If I were analyzing this data, I see a pitcher who does a great job limiting baserunners, one who generates soft outs in the air that rarely leave the yard, and a pitcher who does all of this while striking out batters at a strong rate as well. It blows my mind that a fly ball pitcher can limit homers that effectively.
Before you glance past this chart, look at it again. Pay careful attention to just how rare this is--Montero is a control pitcher. He only walks 2.1 batters per nine innings. Pitchers who work around the zone often get hit around a bit more than strikeout-first pitchers, yet his line drive percentage is epically good. Okay, so he is limiting hard contact and does not walk many. However, he gets most of his outs through the air and that's more dangerous than being a ground ball pitcher, right? Typically, yes. However, pitchers who work up in the zone with a well-located fastball can be very effective--Max Scherzer has a similar FB% to Rafael Montero over their careers and nearly identical Infield Fly Ball percentages.
To clarify what I'm trying to get you to realize with this is the following: This data does not tell us the whole story, but it gives us clues. Two similar fly ball pitchers could be remarkably different based on how the ball comes off the bat. When we see a 33% OFB (outfield fly ball) rate, we have no idea if those balls are wall-scrapers or pop ups that barely make it to the outfield. However, if we see a 33% OFB rate (which is on the higher end) along with a very high infield FB% as well as a low home run rate, or HR/FB rate, we know that the contact through the air is soft and typically harmless.
Now take a look at what Montero has done. His line drive rate is elite. It would have ranked fourth behind just Doug Fister, Edison Volquez, and Alex Cobb in 2014. Nice company. He generates 10% of his outs from infield fly balls. Not nearly as elite as his line drive rate, but still in the upper half of what major league starters did last year. Now, look at his homers/nine and his HR/FB ratio. Both would have been tied for second. The same player would have beaten Montero in both categories: Garrett Richards. Richards had a 2.60 FIP and a 4.3 WAR in 2014. In the past 10 years, a Met starting pitcher has had a WAR that high only four times: Matt Harvey in 2013, R.A. Dickey in 2012, Johan Santana in 2008 and Pedro Martinez in 2005.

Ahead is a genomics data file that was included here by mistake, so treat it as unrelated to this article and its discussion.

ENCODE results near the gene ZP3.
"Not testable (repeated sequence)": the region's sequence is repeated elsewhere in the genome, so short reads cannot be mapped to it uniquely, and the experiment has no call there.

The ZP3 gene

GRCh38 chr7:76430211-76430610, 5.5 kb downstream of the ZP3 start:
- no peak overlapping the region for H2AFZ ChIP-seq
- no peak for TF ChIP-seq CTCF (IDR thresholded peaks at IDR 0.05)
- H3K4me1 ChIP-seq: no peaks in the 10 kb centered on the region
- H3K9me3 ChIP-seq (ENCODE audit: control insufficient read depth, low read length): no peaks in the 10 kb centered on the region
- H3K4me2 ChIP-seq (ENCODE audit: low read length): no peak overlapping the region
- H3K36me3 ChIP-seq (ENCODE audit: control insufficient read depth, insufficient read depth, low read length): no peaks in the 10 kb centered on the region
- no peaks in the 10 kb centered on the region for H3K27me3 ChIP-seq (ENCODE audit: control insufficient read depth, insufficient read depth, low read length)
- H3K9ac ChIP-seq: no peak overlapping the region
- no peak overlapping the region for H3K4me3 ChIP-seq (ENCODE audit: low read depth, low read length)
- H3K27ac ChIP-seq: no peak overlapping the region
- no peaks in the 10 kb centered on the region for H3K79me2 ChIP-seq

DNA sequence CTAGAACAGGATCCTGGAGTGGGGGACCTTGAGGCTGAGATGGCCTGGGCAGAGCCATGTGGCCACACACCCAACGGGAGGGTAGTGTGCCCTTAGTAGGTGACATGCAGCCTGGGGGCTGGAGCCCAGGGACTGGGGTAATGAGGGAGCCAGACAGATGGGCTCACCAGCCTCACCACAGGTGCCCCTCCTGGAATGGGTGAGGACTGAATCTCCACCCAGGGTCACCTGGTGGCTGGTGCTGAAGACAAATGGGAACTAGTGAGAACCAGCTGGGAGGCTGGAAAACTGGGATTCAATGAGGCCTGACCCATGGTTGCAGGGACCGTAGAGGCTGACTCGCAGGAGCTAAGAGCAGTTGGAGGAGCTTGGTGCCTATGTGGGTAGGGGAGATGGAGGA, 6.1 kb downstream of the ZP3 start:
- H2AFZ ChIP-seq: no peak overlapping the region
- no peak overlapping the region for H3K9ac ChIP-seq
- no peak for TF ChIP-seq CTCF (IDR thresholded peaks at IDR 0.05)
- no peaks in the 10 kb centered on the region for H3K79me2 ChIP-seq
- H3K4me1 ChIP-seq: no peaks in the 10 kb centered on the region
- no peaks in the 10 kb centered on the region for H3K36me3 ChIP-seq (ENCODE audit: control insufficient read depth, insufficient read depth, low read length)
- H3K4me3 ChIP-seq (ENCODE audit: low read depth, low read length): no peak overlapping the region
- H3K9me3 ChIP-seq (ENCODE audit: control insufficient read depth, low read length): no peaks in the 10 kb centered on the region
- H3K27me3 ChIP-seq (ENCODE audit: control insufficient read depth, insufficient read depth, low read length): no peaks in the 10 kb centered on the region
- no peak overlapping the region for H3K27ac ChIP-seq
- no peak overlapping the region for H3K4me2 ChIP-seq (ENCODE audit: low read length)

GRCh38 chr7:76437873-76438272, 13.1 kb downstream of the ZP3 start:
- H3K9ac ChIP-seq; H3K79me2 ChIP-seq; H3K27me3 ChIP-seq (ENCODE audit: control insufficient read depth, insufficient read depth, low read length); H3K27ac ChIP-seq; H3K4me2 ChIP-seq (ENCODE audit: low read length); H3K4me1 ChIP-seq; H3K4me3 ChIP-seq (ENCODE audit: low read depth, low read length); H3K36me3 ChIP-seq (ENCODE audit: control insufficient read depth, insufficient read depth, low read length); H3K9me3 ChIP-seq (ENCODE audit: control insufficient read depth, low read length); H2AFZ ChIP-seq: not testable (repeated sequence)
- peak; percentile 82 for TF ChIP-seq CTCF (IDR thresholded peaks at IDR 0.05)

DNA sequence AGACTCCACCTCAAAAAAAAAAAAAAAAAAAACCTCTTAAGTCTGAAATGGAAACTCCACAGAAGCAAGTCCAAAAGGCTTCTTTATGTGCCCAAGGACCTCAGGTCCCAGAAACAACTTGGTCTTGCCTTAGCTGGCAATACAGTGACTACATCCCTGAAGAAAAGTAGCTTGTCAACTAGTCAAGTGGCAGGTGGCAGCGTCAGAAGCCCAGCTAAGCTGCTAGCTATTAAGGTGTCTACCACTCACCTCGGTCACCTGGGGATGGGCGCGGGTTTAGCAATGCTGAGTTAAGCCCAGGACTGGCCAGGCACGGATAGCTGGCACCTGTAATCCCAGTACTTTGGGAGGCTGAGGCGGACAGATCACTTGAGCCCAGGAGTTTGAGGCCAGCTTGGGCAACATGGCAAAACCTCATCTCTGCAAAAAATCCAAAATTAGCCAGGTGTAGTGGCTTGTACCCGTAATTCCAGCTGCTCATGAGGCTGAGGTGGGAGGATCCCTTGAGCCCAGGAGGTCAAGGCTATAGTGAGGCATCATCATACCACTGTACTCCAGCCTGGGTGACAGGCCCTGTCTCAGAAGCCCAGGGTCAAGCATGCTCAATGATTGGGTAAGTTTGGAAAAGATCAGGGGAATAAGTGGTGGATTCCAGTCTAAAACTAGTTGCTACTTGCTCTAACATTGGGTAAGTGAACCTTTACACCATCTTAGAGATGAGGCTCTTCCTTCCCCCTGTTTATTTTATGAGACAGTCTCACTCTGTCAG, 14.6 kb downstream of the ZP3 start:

To take an earlier comparison further, Max Scherzer over the past two seasons (seasons in which Scherzer has been very good) Rafael Montero and Max Scherzer have similar K/BB ratios. Max strikes out more batters, Rafael walks fewer. Montero's minor league BAA (batting average against): .223. Max Scherzer's over the past two years: .219. Montero's OPS against: .584. Scherzer's: .624. Rafael Montero's OFB%: 32.3%. Max Scherzer's: 32.3%. Yea.
Apart from strikeouts and strikeout rates, Montero beats Scherzer in most every other relevant metric. In fact, in the above chart, the only categories in which Scherzer bests Montero are strikeouts/9 and strikeout percentage.
Of course, it must be stated that minor league numbers do not equal major league numbers. Max Scherzer has had to handle Mike Trout and Robinson Cano. Montero hasn't. However, Montero has pitched 166.2 of his 434.1 innings in Las Vegas--a place where the air is so thin, the park so small, and the league so hitter-friendly, that most scouts and evaluators subtract a full run off the ERAs of the pitchers there to account for the conditions. Montero spent 38% of his minor league career in the PCL/Las Vegas and still put up the numbers above.
Montero needs to be slotted into the 5th starter spot with Zack Wheeler out for the year. Gee is the veteran, Syndergaard is the hot prospect ticket, and Matz is the hometown hero, but Montero very well might be the best pitcher out of all of them. We've just forgotten about him.
And no, I don't think it's ridiculous that I just compared a guy who got a 210 million dollar contract to a 24-year-old Dominican prospect who signed for $80,000 a few years ago.